On Russian ice, Germany is making itself at home.
The world’s sliding superpower won its third straight gold medal in luge at the Sochi Games Wednesday as Tobias Wendl and Tobias Arlt captured the doubles competition.
Known as ‘‘The two Tobis,’’ Wendl and Arlt completed their two trips down the Sanki Sliding center track in 1 minute, 38.933 seconds — 0.522 ahead of Andreas and Wolfgang Linger of Austria, who were trying to become the first doubles team to win gold three times in a row.
Andris Sics and his brother, Juris, won the bronze in 1:39.790. The Sics, who won silver four years ago in Vancouver, began the second run in fifth place but jumped Canada’s Tristan Walker and Justin Smith as well as Austria’s Peter Fenz and Georg Fischler, who nearly crashed on their last run and dropped all the way from third to last — 5 seconds behind the champions.
Jayson Terdiman and Christian Niccum of the US finished 11th.
Sweden 4, Czech Republic 2 — Erik Karlsson scored two goals in his Olympic debut, captain Henrik Zetterberg added a goal, and Sweden won in preliminary-round play.
Switzerland 1, Latvia 0 — Simon Moser was credited with a goal that caromed off Latvian defenseman Georgijs Pujacs in front of the net with 7.9 seconds left, lifting Switzerland in the Olympic opener for both teams.
Finland 4, Switzerland 3 — Jenni Hiirikoski scored her second goal of the game with 2:22 left in overtime to help Finland grab the No. 3 seed in the playoffs.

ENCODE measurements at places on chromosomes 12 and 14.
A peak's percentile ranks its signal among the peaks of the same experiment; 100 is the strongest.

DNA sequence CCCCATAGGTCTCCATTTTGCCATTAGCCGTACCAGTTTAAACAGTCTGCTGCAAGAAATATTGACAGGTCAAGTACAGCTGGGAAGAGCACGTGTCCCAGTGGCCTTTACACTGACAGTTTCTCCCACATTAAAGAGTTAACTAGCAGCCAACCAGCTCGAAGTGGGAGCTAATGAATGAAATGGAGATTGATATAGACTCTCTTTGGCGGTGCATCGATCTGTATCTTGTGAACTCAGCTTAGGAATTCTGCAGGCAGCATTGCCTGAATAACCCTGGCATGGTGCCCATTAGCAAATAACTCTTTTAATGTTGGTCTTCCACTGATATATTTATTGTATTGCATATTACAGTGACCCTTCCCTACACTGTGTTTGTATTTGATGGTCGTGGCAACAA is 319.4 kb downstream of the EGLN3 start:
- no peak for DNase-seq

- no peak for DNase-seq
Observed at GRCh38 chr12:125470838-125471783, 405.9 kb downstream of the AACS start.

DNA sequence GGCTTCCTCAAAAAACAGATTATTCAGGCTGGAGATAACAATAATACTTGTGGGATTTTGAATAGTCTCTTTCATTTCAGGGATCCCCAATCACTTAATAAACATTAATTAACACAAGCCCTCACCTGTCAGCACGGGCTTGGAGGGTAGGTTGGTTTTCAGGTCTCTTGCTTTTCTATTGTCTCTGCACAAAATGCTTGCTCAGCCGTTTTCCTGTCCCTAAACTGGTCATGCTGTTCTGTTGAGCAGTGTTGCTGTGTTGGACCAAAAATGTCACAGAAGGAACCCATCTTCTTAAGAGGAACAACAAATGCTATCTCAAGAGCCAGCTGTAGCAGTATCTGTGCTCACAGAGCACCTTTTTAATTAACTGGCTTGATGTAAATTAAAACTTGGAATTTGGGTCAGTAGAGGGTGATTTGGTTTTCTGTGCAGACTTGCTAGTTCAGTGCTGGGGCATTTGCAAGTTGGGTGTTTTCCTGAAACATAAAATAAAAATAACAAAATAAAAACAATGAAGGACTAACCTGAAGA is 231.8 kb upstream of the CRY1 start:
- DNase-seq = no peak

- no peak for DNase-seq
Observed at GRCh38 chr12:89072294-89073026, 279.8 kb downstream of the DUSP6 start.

Florence Schelling of Northeastern University made 40 saves for Switzerland, which was winless in group play.
Men’s individual normal hill — After dominating Nordic combined for the past two years, Eric Frenzel wasn’t about to have a letdown on his sport’s biggest stage.
The 25-year-old German led after ski jumping, worked with eventual silver medal winner Akito Wanabe on the 10-kilometer cross-country phase, and then left the Japanese skier in a haze of snow to win the individual normal hill gold.
Frenzel won the World Cup last season, is a runaway leader this season after seven wins, and had a bronze medal with the German team from Vancouver in 2010.
Add an Olympic gold to that list of accomplishments, with the likelihood they'll be a few more before he’s done.
Magnus Krog took the bronze.
Billy Demong of Park City, Utah, the defending gold medalist on the large hill, was the leading American, finishing 24th.
Men — China’s curlers kept up their surprise run by beating Switzerland and Germany, leaving them at the top of the standings with four straight wins.
With Sweden (3-1) losing, 8-5, to Denmark in the evening session, Norway (3-0) is only other unbeaten team in the competition after defeating Germany, 8-5, in the morning.
Two-time defending champion Canada recovered from back-to-back losses by beating Russia, 7-4, and the other evening game saw Britain eke out a 4-2 victory over Switzerland, equaling the lowest-scoring game in the history of the men’s tournament.
The US men and women were a combined 0-5 after two days’ play, but John Shuster’s team ended the losing streak by beating Denmark, 9-5, in the morning, with 5 of its points coming from steals.
Women — Canada got a third straight win, defeating Britain, 9-6, in a tense game that went down to the final stone. The US, meanwhile, lost again to move to the brink of elimination.
British skip Eve Muirhead had an easy chance to take the game to an extra end at 8-8 by scoring two points with the last shot. Instead, she gambled on removing three Canadian rocks in the house and going for three points, which would have won the game 9-8. The move backfired.